• The Heritage Foundation and the war on poverty. In a 1994 congressional hearing, Robert Rector of the Heritage Foundation unveiled one of the most repeated sound bites of the 90s: “Since the onset of the War on Poverty, the United States has spent over $5.3 trillion on welfare. But during the same period, the official poverty rate has remained virtually unchanged.” This is totally false; the poverty rate fell from 19 to 11 percent between 1964 and 1973. And the U.S. has spent only $700 billion on AFDC and food stamps since 1962. To get his inflated $5.3 trillion figure, Rector’s “war on poverty” had to include solidly middle class programs like student loans, school lunches, job training, veterans pensions and Medicaid, three-fourths of which goes not to the poor but the elderly and disabled.

The Rector quote shows that think tanks also take advantage of sound bites. For example, they might issue a catchy one-liner, like “All families experienced real income gains during the Reagan years.” The sound bite is easy to repeat, but the rejoinder is not, because it requires a lengthy explanation concerning the business cycle, falling individual incomes, the rising percentage of wage earners in the family, the longer hours worked, the shorter vacations taken, etc. Of course, the media will only report the sound bite. And even if people are exposed to both, they will understand and remember the sound bite more easily than the detailed rebuttal.

The Conservative Donors Behind Think Tanks

Think tanks also take advantage of the financial limitations of academia. Economist Paul Krugman writes:

“Despite its centrality to political debate, economic research is a very low-budget affair. The entire annual economics budget at the National Science foundation is less than $20 million. What this means is that even a handful of wealthy cranks can support an impressive-looking array of think tanks, research institutes, foundations, and so on devoted to promoting an economic doctrine they like. (The role of a few key funders, like the Coors and Olin foundations, in building an intellectual facade for late 20th-century conservatism is a story that somebody needs to write.) The economists these institutions can attract are not exactly the best and the brightest. Supply-side troubadour Jude Wanniski has lately been reduced to employing followers of Lyndon LaRouche. But who needs brilliant, or even competent, researchers when you already know all the answers?”

The rise of far-right think tanks has been financed by wealthy conservative businessmen. Five donors especially stand out: the Lynde and Harry Bradley Foundation, the Koch Family foundations, the John M. Olin Foundation, the Scaife Family foundations and the Adolph Coors Foundation.

The foundations are also active in trying to promote conservatism in academia, donating tens of millions to promote conservative programs in the nation’s most elite universities. In fact, Charles Murray, co-author of The Bell Curve, was heavily promoted by the Bradley Foundation, which installed him as a Senior Fellow at the American Enterprise Institute. Thanks to the foundation’s support, Murray and Herrnstein were able to bypass the usual process of academic peer review and deliver The Bell Curve directly to the American public in a splendidly organized and financed media campaign. This included a Newsweek cover story that called the science behind the book “overwhelmingly mainstream.” The next year, the National Academy of Sciences denounced the scientific basis of The Bell Curve as “fraudulent.”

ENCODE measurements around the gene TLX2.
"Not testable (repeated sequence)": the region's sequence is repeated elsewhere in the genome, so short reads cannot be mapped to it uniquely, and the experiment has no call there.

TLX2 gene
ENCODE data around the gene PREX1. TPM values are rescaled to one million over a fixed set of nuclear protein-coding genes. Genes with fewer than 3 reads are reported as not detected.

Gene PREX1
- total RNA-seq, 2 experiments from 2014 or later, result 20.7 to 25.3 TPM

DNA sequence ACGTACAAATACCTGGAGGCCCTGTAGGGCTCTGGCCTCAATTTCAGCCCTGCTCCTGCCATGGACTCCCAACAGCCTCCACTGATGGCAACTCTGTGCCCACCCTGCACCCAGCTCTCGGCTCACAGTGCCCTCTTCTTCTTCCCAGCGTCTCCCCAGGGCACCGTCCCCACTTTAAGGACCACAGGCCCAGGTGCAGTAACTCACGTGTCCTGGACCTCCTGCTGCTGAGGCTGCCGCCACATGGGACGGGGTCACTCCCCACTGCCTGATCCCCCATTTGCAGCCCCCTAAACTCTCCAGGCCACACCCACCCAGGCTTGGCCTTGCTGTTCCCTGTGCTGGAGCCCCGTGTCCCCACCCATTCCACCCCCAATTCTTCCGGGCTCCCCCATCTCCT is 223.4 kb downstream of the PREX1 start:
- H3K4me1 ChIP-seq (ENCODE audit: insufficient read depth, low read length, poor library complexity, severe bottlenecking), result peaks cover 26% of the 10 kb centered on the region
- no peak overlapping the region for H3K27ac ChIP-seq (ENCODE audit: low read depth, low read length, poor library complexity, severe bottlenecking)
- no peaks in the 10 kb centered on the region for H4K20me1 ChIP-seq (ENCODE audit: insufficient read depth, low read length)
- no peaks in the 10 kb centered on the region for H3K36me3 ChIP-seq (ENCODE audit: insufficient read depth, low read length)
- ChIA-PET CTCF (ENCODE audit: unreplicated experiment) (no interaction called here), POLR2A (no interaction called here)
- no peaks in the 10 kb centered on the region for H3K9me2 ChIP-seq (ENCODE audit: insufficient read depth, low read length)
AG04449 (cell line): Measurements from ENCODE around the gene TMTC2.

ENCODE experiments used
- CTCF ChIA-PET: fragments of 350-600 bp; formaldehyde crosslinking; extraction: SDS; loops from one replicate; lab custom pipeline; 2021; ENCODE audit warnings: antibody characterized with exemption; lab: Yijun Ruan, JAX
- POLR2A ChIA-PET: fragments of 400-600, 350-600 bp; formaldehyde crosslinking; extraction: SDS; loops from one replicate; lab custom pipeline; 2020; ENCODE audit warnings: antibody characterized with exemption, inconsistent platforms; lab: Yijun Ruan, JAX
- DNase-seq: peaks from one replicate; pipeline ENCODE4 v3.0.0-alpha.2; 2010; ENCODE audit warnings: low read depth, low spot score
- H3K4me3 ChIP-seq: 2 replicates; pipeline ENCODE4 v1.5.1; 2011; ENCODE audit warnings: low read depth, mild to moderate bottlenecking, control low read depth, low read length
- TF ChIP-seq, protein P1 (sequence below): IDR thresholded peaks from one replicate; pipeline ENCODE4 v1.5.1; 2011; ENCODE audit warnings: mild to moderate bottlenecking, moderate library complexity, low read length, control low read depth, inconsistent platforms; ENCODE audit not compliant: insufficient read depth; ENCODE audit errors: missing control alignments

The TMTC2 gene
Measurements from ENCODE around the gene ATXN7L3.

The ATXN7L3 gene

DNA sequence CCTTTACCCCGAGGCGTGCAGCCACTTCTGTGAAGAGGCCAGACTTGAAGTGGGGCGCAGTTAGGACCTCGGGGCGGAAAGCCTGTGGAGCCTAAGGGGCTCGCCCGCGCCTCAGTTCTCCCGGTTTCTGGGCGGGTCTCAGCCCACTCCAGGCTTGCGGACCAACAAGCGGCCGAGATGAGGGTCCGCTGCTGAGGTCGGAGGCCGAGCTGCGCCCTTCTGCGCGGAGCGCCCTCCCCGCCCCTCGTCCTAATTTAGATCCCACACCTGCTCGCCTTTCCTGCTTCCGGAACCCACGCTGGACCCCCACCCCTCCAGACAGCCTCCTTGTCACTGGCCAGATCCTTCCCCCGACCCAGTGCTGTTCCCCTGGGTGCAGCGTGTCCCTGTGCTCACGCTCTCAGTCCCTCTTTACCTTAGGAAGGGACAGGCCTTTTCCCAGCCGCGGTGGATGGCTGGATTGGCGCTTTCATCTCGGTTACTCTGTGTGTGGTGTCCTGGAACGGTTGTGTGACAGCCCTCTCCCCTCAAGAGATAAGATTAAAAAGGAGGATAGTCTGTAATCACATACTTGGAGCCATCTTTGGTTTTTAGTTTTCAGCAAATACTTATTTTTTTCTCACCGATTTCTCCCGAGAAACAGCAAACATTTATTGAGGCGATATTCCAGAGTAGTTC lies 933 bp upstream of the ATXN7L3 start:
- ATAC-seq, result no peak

Unfortunately, progressive think tanks find themselves heavily outspent. According to the Center for Policy Alternatives, the major conservative think tanks in Washington had a combined budget of $45.9 million, while the major progressive think tanks had a combined budget of $10.2 million. What this means is that far-right think tanks are better able to publicize their findings, stage more conferences, lobby harder for their policies, and present more and better-packaged information before Congress.

And the far right is reaping the rewards of this blitz. A Nexus search of think tanks mentioned in newspapers, radio and TV transcripts for 1995 found that conservative think tanks were mentioned 7,792 times, compared to 6,361 for centrist ones and 1,152 for progressive ones. An even more significant measure of their success is Congress. Often, studies by conservative think tanks end up in legislation, and become reflected in official policy. Think tanks affect even the executive branch; one of the more dramatic examples of this was the Heritage Foundation’s Mandate for Leadership, which became the blueprint for the Reagan Revolution. Reagan adopted two-thirds of its proposals in his first year in office alone.

The far right’s effort to create an intellectual conservative movement is truly comprehensive, well-funded and well-organized. They are not only building think tanks at the national level, but the state level as well, since congressional conservatives are trying to devolve power to the states. They are targeting the nation’s elite universities, providing funding for conservative academic programs, conservative college newspapers, and conservative scholarships. Financially, liberals fall far behind in all these efforts.